There is no doubt that Artificial Intelligence (AI) has a wide range of critical applications and benefits. However, the challenge is to move from good results in a controlled environment to AI working in the messy world of humans in the real world.
The Covid pandemic has stretched many medical teams around the world to breaking point, with the huge influx of work it has created for the already overworked health professionals.
The hope was that AI could speed up patient screening and thus ease the strain on clinical staff. But a recent study from Google Health, which is the first of its kind to look at the impact of AI in real medical settings, reveals that this is not as easy as it seems.
The findings were that even the most accurate AI models can actually perform badly, slow down screening and make poor decisions, if it is not heavily customised and trained based on the actual human environment it will be deployed in.
Google Health set out to see if it could help medical teams in Thailand meet the target of screening 60% of the population with diabetes for diabetic retinopathy, which can cause blindness if not caught early.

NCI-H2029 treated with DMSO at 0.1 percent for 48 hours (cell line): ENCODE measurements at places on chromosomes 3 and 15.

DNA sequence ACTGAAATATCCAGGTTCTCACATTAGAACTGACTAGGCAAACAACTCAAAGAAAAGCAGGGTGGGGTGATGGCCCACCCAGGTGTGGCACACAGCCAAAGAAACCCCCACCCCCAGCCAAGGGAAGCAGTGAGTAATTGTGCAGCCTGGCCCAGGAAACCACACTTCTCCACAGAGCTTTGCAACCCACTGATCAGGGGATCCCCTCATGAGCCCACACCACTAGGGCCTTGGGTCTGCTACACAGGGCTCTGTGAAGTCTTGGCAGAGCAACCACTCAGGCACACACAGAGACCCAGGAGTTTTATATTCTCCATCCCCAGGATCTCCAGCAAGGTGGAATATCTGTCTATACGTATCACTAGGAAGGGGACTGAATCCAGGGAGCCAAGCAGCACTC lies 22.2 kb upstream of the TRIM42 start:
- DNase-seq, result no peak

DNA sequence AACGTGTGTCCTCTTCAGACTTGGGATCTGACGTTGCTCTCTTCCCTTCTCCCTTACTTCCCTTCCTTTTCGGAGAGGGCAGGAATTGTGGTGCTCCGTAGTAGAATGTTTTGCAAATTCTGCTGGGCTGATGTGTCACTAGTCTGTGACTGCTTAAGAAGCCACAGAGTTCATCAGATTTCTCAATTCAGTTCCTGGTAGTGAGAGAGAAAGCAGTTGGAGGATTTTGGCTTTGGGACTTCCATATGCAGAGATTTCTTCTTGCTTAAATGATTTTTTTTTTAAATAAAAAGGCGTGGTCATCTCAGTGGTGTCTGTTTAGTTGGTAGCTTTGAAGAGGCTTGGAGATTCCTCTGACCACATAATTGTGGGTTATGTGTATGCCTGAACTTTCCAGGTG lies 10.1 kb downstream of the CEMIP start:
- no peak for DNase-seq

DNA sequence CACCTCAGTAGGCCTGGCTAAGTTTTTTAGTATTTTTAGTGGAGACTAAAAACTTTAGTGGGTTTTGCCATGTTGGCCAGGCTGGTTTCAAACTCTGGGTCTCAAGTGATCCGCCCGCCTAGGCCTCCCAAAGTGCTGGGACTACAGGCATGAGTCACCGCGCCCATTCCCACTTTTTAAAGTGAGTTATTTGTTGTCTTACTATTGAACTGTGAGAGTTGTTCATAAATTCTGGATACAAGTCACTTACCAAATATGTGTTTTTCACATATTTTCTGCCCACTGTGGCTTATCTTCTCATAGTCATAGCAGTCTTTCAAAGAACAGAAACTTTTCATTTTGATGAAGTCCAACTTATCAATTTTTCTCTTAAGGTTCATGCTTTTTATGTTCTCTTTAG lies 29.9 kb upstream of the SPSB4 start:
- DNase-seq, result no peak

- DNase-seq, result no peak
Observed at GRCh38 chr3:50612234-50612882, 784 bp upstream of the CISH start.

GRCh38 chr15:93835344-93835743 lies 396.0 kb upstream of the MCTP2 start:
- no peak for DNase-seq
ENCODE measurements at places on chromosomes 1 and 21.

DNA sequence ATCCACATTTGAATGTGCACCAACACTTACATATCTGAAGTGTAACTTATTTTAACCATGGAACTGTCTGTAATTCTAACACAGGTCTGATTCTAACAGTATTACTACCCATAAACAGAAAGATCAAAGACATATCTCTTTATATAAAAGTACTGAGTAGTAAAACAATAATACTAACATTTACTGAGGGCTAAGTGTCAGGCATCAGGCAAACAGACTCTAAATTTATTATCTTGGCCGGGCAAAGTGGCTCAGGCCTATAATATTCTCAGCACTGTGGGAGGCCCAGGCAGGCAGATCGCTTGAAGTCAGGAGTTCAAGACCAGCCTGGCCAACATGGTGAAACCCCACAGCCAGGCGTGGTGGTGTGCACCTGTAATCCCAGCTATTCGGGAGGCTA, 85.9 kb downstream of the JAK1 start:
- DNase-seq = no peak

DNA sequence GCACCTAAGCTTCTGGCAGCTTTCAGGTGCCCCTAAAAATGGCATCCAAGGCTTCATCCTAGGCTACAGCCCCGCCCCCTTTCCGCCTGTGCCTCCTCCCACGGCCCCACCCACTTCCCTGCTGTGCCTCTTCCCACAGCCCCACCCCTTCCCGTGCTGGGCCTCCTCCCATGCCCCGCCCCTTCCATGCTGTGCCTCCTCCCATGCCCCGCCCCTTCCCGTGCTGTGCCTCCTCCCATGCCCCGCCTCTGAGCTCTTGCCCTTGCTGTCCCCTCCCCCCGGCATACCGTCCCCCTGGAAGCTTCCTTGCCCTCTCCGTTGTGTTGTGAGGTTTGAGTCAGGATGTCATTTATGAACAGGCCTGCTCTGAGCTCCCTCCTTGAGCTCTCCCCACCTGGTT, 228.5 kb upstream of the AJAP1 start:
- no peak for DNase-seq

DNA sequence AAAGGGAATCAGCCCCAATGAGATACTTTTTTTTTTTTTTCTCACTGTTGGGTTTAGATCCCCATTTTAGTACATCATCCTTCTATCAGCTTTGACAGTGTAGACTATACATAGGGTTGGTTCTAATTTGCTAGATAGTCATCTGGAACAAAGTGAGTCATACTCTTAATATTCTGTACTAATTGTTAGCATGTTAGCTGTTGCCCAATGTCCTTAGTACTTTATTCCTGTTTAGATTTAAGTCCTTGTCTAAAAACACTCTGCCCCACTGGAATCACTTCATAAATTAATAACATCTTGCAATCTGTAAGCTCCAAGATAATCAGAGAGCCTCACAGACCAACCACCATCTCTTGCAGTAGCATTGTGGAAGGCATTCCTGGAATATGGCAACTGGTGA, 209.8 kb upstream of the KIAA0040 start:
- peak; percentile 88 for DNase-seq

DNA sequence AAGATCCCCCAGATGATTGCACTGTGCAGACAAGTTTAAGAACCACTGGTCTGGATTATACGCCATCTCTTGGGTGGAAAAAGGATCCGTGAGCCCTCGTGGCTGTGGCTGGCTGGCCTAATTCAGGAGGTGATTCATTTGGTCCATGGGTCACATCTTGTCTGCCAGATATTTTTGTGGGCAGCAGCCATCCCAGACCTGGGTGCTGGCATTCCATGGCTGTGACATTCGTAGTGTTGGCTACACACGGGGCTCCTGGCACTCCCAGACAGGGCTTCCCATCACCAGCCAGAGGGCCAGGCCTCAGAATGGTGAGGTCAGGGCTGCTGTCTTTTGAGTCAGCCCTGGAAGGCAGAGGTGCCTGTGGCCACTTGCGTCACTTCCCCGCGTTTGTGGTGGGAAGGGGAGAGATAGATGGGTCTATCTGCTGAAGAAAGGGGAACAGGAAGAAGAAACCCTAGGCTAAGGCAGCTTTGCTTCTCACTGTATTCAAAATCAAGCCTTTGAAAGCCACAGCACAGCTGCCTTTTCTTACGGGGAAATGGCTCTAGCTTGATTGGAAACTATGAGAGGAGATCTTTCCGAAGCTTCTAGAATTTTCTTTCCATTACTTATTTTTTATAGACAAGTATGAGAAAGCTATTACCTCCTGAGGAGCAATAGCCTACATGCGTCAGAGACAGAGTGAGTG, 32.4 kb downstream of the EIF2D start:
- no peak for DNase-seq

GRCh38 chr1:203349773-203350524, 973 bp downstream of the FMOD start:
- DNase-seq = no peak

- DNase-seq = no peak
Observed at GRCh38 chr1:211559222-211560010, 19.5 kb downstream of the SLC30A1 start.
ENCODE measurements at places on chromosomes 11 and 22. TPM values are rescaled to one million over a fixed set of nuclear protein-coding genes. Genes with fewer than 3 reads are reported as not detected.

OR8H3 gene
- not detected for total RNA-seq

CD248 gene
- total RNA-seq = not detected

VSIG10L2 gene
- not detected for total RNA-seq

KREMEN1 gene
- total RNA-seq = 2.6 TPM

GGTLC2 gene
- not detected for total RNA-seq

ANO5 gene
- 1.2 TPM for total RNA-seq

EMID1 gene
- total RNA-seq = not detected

Currently, nurses take photos of patients’ eyes in a clinic and then send them to a specialist to be assessed, a process which can take up to 10 weeks. The AI developed by Google Health can identify signs of diabetic retinopathy from an eye scan with more than 90% accuracy and give a result in less than 10 minutes.
While this sounds impressive, the results in the real world were not as good as this.
Like most image recognition systems, the model had been trained on high-quality scans; to ensure accuracy. This meant that the model rejected images that were poor quality. In the chaotic environment of the clinics, nurses had to scan dozens of patients per hour and were taking rushed photos in poor light conditions.
This led to the AI model rejecting over 20% of the images as too low quality.
Also uploading high quality imagery to the cloud was challenging with the poor speed of internet connectivity in the hospitals.
This is the promise of AI. When it works then it can be a huge advantage to those working on the front line.
But it is a stark lesson that we must design for the messiness and chaos of the real world and not the laboratory. This is where user research can help us keep the needs of the user, and their reality, at the forefront of AI model development.